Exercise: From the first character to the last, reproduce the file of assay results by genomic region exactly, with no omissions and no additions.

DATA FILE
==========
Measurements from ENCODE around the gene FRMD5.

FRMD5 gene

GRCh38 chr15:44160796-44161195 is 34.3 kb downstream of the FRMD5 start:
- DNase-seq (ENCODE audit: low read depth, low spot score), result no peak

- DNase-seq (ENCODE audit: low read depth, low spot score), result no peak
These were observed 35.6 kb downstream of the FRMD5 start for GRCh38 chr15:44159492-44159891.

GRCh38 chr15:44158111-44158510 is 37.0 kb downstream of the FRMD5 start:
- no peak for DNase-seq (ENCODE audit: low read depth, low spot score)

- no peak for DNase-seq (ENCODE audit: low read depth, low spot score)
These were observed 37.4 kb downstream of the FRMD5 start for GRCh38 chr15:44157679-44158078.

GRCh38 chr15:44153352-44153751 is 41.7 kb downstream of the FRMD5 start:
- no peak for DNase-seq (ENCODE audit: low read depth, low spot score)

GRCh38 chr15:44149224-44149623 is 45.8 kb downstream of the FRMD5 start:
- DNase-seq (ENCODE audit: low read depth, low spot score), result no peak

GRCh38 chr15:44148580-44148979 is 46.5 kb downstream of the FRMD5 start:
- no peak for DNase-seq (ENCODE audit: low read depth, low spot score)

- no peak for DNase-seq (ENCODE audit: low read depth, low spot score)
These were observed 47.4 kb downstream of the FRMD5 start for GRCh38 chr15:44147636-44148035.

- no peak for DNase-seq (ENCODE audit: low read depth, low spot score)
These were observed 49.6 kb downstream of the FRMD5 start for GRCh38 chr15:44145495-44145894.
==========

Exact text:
Measurements from ENCODE around the gene FRMD5.

FRMD5 gene

GRCh38 chr15:44160796-44161195 is 34.3 kb downstream of the FRMD5 start:
- DNase-seq (ENCODE audit: low read depth, low spot score), result no peak

- DNase-seq (ENCODE audit: low read depth, low spot score), result no peak
These were observed 35.6 kb downstream of the FRMD5 start for GRCh38 chr15:44159492-44159891.

GRCh38 chr15:44158111-44158510 is 37.0 kb downstream of the FRMD5 start:
- no peak for DNase-seq (ENCODE audit: low read depth, low spot score)

- no peak for DNase-seq (ENCODE audit: low read depth, low spot score)
These were observed 37.4 kb downstream of the FRMD5 start for GRCh38 chr15:44157679-44158078.

GRCh38 chr15:44153352-44153751 is 41.7 kb downstream of the FRMD5 start:
- no peak for DNase-seq (ENCODE audit: low read depth, low spot score)

GRCh38 chr15:44149224-44149623 is 45.8 kb downstream of the FRMD5 start:
- DNase-seq (ENCODE audit: low read depth, low spot score), result no peak

GRCh38 chr15:44148580-44148979 is 46.5 kb downstream of the FRMD5 start:
- no peak for DNase-seq (ENCODE audit: low read depth, low spot score)

- no peak for DNase-seq (ENCODE audit: low read depth, low spot score)
These were observed 47.4 kb downstream of the FRMD5 start for GRCh38 chr15:44147636-44148035.

- no peak for DNase-seq (ENCODE audit: low read depth, low spot score)
These were observed 49.6 kb downstream of the FRMD5 start for GRCh38 chr15:44145495-44145894.